Feds agree to review how northern shrimp is allocated

Colin MacLean
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Score one tentative victory for shrimp harvesters in Newfoundland and Labrador.

The province and the federal government jointly announced Tuesday evening there will be a review of how Northern shrimp are allocated in time for the 2012 season.

The move comes only a week after the province’s shrimp fishery suffered significant cuts to its quota, inshore shrimp allocation was reduced by 14.62 per cent and the offshore was down 4.62 per cent.

In light of these cuts and the general direction the quotas have been heading, the province considers a review a win, Fisheries Minister Clyde Jackman said Tuesday.

“If we continue with the reductions that we’re having we could see the decimation of on land processing. Just imagine what something like that would do to the Northern Peninsula, as an example,” said Jackman.

Details regarding the review were sketchy as of Tuesday and Jackman acknowledged many of the specifics still had to be worked out. But he stressed that as long as Newfoundland and Labrador presents a strong case to whomever heads the review then there is a good chance the end result will favour this province.

“We are convinced that anyone who heads this up with a logical mind and a bit of common sense will see our case that we’re putting forward is the right one. At the end of the day we certainly hope that we’ll come out with a favourable decision of how the shrimp is allocated,” Jackman said.

He also called on everyone with a stake in the shrimp industry — including unions, processors, government and so on — to work together to present their case when the time comes.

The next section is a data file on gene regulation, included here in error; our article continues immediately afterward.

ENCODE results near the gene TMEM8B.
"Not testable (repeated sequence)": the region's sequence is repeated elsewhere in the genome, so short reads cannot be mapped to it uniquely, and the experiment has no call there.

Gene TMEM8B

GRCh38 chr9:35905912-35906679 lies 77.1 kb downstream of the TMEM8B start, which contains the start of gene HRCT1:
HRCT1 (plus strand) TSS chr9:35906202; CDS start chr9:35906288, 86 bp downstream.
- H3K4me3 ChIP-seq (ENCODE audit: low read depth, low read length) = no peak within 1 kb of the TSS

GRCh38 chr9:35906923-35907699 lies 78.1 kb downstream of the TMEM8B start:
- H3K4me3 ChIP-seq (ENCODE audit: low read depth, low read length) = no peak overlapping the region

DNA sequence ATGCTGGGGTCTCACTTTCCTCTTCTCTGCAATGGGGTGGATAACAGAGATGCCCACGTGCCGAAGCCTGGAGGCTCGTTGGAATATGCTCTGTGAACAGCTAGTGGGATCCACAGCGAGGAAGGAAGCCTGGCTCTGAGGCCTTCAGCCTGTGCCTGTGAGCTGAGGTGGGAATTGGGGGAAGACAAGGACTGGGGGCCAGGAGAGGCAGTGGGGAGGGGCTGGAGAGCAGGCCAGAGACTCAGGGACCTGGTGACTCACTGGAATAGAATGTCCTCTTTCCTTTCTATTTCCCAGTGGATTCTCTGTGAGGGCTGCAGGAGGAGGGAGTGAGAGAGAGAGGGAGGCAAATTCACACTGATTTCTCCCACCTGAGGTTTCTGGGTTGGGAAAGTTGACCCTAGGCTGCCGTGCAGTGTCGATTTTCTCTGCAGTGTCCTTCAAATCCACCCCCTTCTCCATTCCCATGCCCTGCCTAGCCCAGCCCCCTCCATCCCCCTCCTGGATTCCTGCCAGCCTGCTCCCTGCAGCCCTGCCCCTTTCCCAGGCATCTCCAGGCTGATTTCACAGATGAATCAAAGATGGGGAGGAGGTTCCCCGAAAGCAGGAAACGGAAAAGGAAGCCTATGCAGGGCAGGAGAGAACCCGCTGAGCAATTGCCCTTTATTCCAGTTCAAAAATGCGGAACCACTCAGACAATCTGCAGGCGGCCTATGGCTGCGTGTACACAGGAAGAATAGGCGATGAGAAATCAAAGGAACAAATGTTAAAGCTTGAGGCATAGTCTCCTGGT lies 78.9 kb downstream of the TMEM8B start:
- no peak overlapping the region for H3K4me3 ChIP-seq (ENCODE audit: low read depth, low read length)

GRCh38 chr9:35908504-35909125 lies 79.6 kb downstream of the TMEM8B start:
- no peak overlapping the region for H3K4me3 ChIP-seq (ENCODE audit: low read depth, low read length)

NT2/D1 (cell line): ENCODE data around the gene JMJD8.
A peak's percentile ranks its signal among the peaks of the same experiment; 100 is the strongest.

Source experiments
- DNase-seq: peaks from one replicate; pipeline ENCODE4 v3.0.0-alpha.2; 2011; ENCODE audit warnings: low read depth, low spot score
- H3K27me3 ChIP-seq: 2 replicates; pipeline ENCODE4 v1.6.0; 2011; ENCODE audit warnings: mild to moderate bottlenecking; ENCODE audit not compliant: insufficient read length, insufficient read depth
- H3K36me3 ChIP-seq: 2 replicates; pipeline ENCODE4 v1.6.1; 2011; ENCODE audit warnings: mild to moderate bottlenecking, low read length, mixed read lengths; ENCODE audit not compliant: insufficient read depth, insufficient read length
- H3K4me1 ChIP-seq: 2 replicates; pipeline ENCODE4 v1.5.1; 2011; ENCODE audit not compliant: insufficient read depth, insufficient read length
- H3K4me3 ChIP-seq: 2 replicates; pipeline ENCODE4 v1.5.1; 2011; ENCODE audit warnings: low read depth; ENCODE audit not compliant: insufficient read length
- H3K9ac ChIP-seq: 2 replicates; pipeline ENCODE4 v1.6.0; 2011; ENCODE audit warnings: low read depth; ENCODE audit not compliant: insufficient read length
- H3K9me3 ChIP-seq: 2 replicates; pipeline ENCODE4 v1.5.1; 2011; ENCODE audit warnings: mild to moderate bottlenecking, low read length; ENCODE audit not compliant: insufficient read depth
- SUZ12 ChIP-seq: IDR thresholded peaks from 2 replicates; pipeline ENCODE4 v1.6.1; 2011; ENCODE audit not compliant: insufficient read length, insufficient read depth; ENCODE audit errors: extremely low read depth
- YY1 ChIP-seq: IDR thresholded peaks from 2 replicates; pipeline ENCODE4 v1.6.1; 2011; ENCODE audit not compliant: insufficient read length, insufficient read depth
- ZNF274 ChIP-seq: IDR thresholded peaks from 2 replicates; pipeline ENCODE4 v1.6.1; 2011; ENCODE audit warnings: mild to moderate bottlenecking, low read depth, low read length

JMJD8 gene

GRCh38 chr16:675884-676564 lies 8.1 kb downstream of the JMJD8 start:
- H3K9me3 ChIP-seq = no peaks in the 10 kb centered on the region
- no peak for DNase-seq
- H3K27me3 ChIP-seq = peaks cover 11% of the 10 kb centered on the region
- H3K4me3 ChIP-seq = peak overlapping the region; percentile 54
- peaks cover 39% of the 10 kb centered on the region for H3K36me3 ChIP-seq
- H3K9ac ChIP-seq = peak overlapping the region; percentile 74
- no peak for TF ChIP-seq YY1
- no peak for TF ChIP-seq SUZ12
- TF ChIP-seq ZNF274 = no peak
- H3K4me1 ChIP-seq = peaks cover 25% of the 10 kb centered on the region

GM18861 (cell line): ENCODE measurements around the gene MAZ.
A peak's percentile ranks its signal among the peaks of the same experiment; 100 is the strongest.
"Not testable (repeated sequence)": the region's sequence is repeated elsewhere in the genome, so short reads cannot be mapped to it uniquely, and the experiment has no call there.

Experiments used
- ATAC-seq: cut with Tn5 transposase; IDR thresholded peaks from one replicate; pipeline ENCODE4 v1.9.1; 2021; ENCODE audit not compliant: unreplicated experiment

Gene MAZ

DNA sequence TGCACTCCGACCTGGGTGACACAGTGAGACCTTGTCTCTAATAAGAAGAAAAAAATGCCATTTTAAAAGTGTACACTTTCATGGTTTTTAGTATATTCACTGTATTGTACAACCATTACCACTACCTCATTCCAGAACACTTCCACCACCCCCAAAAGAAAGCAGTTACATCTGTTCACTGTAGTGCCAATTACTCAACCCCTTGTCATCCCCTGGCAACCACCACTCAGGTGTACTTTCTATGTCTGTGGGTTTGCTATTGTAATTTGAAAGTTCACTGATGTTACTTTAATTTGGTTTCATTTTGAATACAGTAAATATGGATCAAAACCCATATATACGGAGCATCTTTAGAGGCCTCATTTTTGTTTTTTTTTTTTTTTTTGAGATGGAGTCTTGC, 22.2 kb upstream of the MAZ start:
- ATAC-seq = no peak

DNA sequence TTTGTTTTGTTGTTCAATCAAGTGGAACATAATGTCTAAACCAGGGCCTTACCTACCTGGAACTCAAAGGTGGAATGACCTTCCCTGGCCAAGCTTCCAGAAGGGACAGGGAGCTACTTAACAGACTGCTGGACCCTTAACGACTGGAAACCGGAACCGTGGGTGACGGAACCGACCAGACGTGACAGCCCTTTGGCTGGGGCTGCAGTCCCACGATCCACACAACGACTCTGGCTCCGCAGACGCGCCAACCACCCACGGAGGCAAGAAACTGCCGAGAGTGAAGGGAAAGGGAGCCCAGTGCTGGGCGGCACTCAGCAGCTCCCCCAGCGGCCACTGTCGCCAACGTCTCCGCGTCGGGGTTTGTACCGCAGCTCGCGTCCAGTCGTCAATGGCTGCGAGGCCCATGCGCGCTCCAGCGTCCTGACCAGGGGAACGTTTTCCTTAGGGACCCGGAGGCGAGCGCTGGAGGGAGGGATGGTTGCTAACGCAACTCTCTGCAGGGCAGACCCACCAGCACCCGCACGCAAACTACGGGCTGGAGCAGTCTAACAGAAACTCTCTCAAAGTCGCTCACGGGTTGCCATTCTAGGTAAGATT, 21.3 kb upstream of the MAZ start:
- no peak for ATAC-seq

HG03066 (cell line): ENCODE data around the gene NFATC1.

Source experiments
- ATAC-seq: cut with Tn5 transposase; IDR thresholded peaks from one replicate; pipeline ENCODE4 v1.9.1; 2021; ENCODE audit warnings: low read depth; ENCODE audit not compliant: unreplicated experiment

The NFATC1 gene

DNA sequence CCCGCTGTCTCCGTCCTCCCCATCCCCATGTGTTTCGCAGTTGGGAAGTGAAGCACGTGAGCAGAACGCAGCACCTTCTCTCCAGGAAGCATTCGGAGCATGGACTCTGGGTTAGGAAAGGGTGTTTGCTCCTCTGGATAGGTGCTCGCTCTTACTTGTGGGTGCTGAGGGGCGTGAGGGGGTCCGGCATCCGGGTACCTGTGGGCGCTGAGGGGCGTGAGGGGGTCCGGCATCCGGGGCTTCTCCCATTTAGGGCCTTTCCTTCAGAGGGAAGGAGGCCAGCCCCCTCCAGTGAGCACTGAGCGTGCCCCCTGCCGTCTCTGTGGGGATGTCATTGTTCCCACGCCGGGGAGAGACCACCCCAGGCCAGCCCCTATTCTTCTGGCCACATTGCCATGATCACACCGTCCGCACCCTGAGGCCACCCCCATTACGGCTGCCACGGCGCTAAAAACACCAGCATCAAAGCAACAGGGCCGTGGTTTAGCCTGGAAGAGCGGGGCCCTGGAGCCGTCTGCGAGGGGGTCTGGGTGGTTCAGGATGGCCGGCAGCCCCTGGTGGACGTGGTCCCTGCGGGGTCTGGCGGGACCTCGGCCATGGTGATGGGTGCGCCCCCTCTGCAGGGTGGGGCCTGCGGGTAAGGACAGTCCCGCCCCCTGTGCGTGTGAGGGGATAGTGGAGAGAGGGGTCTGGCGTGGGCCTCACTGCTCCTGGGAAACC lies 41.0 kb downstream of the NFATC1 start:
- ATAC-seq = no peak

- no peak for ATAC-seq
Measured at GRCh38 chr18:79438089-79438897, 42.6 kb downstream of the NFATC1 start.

Earle McCurdy, president of the Fish, Food and Allied Workers’ union, met the news with a mixture of relief and skepticism.

“It’s something that we’ve been clamouring for,” he said. “We’ll be interested in getting the details as to the nature of the review.”

McCurdy has been increasingly vocal on the need for a review of how quotas are allocated, but has advocated for an independent body to do the work.

However, early indications are that it will be the federal Department of Fisheries and Oceans that will be reviewing its own practices.

McCurdy said the process needs a “new set of eyes” so as to be as fair as possible.

cmaclean@thetelegram.com

Organizations: Department of Fisheries and Oceans

Geographic location: Newfoundland and Labrador

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  • marine man
    June 22, 2011 - 09:36

    It goes to show that the inshore fleet will get what ever they want or they will have big protest and cry to whom ever will listen. When the inshore was given this quoto they were told if any sign of trouble in the stock they were out. Last in first out and they agreed. Does anyone realize that 90% of the people in the offshore fleet are also from Newfoundland and Labrador and a cut to the offshore fleet will effect our jobs. Maybe we should start making up our own signs and protest. The inshore fleet has done nothing only flood the market with the poorest of quality shrimp driveing down the prices and hurting the stock. We have been fishing shrimp for 30 years and there has never been an issue with the stock until the small boats started fishing in area 6 during a time when we always left it alone. This is the first time in many years that we have seen an increase in the price of shrimp (which we never complained about in the past unlike the rest) and now it will start to fall due to the garbage that will be landed by the small boat fisherman and the low catch rates. Stop complaining!!! Its called fishing, you take the good with the bad...... Last in first out!!!

    • Mike
      June 22, 2011 - 13:02

      The last in, first out principle has been used before, most noteably when northern cod quotas were being reduced. The first cutbacks went to special licence holders , then the offshore then , lastly, the inshore. In the northern shrimp industry the offshore is the traditional participant; the inshore became involved relatively recently . ..so lets be consistent here. It also needs to be explained to the public that the vast majority of the offshore fishermen are from NL , work year-round and are non-unionized which should not be held against them . Thank you for the opportunity to provide some facts.